reading 2010

A Year in Books: 2010

Here are two of the reasons why I blog: 1) I can keep track of things which would otherwise have disappeared through the cracks of time and 2) I am able to detect patterns. Through blogging I can keep track of how many books I read and learn that I read between twenty and thirty books a year. OK, one memorable year I did read 103 books but I had just graduated from university/unemployed, I was single and I had no net access/TV. 2010: 21 books, down from the 38 books of 2009 but a big up in quality. I started this reading year pledging to improve the overall quality of my reading matter and I'm pleased to say I stuck to it. I hope to continue this trend in 2011: quality over quantity. I'd still live to get a few more reads sneaked it but needless to say that my reading time is competing with my crafting time, so we'll see which activity wins out in 2011..

The worst books: I always knew that the Julia Quinn novel, Splendid, was going to be one of my worst reads of the year. A book set in Regency London should properly not have its characters sound as though they lived in 1990s Los Angeles, full stop. On the other hand Splendid was not the spectacular train-wreck that Scarlett Thomas' Our Tragic Universe turned out to be. I used to like her books until I realised she was essentially a one-note author hiding underneath a layer of pretend- counter-cultural-coolness - and Our Tragic Universe is not even that pretend-cool. If Julia Quinn is guilty of letting her cardboard characters slipping into a contemporary register, Scarlett Thomas is guilty of writing books she does not have the actual ability to write (I'll come back to this point later when discussing another author). Finally, Kazuo Ishiguro's Never Let Me Go was a huge disappointment.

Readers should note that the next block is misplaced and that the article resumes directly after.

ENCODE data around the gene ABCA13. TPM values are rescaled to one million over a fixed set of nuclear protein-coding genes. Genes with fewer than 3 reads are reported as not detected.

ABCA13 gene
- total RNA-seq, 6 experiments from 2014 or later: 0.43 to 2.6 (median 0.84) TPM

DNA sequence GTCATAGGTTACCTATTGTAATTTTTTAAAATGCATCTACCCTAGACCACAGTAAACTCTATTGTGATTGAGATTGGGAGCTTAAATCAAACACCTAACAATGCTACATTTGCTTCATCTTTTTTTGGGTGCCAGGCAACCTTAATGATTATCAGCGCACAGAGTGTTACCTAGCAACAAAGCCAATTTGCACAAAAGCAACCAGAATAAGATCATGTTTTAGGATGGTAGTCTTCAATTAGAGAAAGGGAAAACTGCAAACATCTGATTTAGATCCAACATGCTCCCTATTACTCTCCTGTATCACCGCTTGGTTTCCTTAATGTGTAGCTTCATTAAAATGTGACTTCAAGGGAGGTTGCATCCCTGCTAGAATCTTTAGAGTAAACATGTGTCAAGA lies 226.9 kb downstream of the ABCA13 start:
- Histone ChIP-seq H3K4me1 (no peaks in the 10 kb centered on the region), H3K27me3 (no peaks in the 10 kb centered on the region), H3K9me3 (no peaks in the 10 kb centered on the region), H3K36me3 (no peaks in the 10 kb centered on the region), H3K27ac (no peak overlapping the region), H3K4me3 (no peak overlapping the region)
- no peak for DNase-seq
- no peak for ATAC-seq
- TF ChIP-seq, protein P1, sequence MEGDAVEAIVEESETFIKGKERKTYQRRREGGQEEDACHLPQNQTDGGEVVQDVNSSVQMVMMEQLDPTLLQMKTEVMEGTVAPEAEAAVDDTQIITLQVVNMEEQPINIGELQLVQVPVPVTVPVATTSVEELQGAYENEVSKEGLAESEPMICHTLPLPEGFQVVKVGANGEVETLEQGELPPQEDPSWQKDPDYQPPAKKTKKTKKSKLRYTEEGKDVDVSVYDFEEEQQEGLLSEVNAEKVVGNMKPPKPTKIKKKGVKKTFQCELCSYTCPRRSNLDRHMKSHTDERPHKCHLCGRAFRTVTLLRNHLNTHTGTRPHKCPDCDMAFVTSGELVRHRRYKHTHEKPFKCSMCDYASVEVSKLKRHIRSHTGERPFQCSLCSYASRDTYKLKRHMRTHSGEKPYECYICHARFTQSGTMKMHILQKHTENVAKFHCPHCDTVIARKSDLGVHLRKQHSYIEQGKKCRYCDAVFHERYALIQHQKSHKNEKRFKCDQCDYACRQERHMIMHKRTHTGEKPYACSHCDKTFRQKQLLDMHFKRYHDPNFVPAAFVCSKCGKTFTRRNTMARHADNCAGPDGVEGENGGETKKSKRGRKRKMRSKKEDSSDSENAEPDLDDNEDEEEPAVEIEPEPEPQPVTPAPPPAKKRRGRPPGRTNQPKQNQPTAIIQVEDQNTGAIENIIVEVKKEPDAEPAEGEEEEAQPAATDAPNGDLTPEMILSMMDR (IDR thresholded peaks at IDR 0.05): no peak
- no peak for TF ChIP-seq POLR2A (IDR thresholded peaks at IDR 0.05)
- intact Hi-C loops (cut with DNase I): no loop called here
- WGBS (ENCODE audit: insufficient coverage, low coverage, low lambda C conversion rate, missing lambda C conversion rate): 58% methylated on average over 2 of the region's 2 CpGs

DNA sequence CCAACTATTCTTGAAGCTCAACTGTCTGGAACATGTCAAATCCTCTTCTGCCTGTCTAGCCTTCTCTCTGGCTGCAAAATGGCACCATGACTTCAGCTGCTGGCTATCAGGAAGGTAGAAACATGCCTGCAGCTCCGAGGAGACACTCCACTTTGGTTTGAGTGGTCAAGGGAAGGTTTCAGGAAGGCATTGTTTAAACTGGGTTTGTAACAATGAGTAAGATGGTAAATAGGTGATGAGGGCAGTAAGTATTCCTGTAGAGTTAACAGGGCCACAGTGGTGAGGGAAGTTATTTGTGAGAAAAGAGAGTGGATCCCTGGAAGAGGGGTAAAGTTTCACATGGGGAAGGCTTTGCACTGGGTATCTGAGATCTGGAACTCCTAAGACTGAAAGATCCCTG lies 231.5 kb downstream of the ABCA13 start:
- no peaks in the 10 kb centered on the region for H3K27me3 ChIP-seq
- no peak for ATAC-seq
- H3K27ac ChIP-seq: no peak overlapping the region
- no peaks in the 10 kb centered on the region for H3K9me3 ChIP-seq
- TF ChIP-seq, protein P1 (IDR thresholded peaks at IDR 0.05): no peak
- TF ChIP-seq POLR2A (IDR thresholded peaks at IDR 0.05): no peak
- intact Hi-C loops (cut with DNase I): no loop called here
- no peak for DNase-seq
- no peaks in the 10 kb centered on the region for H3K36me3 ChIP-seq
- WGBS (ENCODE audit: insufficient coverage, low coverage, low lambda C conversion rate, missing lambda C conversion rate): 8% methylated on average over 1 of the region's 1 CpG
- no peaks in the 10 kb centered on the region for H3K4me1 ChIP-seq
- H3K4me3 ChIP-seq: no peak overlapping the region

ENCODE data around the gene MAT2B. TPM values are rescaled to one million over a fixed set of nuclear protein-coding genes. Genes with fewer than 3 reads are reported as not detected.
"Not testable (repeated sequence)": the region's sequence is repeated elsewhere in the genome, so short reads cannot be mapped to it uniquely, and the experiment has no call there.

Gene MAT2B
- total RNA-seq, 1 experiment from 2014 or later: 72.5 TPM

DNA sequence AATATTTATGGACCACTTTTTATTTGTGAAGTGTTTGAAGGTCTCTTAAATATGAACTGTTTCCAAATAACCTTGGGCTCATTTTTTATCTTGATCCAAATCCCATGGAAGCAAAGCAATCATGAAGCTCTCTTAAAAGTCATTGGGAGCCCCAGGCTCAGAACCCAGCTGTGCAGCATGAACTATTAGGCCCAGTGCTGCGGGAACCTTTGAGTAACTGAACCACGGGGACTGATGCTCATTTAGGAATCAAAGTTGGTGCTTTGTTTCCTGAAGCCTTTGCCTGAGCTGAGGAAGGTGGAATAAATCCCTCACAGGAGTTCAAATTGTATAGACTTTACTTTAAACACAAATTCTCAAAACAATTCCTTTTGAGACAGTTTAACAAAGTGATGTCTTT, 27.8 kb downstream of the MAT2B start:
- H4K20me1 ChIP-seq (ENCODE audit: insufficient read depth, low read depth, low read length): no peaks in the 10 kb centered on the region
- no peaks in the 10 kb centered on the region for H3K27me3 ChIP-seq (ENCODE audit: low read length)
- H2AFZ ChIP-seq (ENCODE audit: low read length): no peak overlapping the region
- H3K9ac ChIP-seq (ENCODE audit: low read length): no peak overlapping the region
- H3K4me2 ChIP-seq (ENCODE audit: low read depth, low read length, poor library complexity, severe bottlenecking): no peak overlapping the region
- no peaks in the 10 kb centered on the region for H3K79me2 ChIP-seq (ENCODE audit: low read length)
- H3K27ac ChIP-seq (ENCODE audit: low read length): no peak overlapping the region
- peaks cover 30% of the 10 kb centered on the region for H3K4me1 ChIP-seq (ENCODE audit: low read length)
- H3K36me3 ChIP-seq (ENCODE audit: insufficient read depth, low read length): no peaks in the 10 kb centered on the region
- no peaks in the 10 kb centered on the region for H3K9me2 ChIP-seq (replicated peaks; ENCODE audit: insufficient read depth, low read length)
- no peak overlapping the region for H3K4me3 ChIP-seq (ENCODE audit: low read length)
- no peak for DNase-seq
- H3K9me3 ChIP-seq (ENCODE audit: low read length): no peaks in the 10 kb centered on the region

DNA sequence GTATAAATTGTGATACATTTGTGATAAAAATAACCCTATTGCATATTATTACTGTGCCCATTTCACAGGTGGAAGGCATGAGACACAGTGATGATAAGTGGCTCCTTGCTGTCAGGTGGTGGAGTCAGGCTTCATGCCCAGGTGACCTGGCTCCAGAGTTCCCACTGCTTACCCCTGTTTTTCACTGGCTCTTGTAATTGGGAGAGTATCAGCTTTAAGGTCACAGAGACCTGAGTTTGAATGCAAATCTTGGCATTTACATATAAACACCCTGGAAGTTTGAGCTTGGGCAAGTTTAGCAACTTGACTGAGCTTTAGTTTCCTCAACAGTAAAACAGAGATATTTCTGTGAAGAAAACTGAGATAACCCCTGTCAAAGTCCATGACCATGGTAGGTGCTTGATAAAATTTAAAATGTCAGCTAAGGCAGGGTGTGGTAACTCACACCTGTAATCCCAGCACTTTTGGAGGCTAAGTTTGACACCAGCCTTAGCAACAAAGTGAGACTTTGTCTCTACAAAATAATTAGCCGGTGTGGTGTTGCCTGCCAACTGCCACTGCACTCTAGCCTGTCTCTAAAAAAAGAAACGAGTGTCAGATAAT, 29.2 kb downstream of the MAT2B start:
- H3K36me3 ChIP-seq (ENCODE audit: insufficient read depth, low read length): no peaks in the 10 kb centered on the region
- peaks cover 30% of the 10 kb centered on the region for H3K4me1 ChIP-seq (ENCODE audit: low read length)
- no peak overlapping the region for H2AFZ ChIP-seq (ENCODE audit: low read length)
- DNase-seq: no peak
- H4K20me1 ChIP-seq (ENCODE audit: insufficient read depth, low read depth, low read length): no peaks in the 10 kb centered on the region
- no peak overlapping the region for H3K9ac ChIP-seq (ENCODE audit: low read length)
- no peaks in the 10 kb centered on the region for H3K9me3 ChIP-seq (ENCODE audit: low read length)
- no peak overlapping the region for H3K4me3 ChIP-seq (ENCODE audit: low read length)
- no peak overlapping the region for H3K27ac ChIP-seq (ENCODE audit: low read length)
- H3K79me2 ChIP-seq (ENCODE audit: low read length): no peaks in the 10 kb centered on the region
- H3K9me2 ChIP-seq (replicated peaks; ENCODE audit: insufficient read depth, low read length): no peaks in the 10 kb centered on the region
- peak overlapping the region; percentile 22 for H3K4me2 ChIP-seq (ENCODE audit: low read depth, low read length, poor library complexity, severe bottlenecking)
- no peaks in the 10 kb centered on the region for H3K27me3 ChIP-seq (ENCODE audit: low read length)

The honourable mentions: Glen David Gold's Carter Beats the Devil was an entertaining book but one always destined to live in the shadows of Chabon's superior Kavalier & Clay (one of my top reads in the Noughties). I finally got around to reading Michel Faber's The Crimson Petal and the White which was good but not anywhere near as breathtakingly brilliant as Faber's Under the Skin (see A Year In Books: 2009). Crimson was also "a novel thriving on exploring the dark side of society, and yet (..) polite enough to become a Sunday evening BBC costume drama" which continues to bug me a bit. China Miéville's The City & the City was a clever, well-written novel fusing crime fiction and science-fiction. The book was a touch too plot-driven for me but I really enjoyed Miéville's light writerly touches. Tom McCarthy presented himself as the heir apparent to James Joyce declaring his novel, C, to be 'the Finnegans Wake for the 21st Century'. Utter nonsense, of course. I thought McCarthy guilty of the same crime as Scarlett Thomas: attempting to write novels that are outwith their novelistic abilities. Unlike Thomas, though, McCarthy can actually write and while C does not live up to its billing, it is a fine conventional Bildungsroman disguised as an experimental novel. At times it felt like McCarthy had written his book especially for me with amusing High Modernist references coming right, left and centre. C is an acquired taste, no doubt about it,  but I liked it a lot.